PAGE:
“Instead of attacking their health officials, elected leaders should provide them with protection from illegal harassment, assault, and violence,” the JAMA authors wrote.
“States and the federal government should investigate all credible threats, provide security details as warranted, and prosecute those whose harassment crosses legal lines. Without protection and support, the already scarce supply of qualified individuals willing to serve in health officer roles will decline further.”
Two weeks ago, Illinois Public Health Director Dr. Ngozi Ezike paused during a briefing about the resurgence of COVID-19 cases in the state.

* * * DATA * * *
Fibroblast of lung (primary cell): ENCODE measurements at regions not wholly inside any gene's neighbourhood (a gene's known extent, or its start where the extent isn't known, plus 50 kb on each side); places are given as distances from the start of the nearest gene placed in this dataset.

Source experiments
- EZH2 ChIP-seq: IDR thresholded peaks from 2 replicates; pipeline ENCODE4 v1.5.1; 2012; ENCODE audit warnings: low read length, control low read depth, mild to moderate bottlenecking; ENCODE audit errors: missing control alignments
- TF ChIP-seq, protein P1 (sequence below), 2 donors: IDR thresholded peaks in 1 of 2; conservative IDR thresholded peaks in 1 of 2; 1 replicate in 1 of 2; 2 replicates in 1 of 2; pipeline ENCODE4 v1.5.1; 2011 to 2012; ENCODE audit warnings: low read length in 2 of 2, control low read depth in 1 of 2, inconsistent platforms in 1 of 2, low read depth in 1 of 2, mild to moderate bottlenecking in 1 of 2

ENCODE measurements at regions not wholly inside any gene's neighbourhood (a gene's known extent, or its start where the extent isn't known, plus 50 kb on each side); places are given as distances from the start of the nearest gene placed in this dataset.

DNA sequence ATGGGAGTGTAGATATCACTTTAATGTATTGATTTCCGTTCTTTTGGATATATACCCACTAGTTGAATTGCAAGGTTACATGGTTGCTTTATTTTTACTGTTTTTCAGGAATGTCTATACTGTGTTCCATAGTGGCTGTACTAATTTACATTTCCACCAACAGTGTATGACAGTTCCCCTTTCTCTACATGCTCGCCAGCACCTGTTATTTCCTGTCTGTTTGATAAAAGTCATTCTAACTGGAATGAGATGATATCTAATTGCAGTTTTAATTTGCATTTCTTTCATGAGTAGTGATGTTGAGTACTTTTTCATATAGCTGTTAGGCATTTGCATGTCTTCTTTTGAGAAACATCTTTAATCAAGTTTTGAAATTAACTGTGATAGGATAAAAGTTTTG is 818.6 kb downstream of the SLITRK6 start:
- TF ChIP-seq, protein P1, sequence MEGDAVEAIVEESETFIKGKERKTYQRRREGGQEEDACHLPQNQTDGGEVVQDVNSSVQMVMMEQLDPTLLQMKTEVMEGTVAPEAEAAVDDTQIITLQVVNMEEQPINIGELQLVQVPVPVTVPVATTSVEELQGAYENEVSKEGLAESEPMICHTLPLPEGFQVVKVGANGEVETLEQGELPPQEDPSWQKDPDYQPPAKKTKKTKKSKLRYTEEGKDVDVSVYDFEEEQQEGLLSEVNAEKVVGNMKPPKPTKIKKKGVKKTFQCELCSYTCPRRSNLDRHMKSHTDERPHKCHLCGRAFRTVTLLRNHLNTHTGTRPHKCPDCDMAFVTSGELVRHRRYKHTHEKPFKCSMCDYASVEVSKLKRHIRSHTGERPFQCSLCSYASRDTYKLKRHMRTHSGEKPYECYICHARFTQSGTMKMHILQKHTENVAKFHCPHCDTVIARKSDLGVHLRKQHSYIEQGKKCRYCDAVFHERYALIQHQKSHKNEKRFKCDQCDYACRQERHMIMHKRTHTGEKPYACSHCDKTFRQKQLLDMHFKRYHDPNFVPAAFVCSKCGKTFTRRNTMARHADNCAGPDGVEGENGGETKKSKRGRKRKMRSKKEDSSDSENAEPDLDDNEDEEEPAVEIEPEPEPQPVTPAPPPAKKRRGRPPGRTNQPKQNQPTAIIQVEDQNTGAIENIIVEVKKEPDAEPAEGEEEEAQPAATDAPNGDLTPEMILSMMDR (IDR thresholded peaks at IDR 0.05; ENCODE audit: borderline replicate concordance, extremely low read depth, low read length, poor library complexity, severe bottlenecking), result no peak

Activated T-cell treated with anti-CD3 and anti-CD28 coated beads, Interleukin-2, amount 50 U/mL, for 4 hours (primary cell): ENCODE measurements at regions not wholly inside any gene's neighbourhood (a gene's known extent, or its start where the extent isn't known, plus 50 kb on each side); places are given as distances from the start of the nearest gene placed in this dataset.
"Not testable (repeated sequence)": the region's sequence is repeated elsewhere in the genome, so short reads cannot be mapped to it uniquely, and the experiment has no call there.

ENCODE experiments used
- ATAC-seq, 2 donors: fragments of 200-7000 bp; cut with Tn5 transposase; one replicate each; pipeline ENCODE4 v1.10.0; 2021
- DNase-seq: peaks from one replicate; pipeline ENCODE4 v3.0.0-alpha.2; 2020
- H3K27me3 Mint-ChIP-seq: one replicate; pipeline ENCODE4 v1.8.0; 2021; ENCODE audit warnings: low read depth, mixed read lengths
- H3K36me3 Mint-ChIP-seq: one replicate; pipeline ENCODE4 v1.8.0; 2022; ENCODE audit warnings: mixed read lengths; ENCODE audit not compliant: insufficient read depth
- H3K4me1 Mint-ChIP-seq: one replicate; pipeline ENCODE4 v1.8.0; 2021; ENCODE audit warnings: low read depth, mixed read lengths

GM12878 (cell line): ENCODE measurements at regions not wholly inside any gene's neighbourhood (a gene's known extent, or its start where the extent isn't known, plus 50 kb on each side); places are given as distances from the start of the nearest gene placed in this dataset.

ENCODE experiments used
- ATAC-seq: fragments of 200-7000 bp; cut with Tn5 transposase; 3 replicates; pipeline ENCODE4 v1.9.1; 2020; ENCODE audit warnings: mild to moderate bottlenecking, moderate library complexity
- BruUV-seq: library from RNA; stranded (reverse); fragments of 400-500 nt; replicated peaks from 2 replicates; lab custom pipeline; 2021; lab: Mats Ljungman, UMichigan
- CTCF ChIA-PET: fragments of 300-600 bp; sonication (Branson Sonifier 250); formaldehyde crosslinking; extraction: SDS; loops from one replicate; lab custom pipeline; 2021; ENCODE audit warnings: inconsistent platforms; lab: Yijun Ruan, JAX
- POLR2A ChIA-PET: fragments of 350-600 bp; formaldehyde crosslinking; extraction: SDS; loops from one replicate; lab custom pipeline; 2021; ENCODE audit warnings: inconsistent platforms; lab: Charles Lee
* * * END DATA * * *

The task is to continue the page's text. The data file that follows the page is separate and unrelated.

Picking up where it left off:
“Since yesterday, we lost an additional 31 lives – for a total of 9,418 deaths,” she started. “These are people who started with us in 2020 and won’t be with us at the Thanksgiving table.”
“To date,” she continued, her voice wavering, “we are reporting 3,874 new cases, for a total of 364,033 confirmed cases, since the start of this pandemic. Excuse me, please.”
Ezike turned away from the cameras, apparently in tears. She took a tissue before returning to the lectern.
“If you’re talking about Covid fatigue from having to keep wearing a mask,” she said later, “think about the Covid fatigue for health care workers, respiratory therapists, who are going to have to go through this whole episode again, of trying to fight for people’s lives because we couldn’t figure out how to control this virus by doing some of the simple measures that have been prescribed.”
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Daniel C. Vock

A pandemic. Recession. Civil unrest. State leaders are grappling with several enormous crises all at once. We explore how they're responding.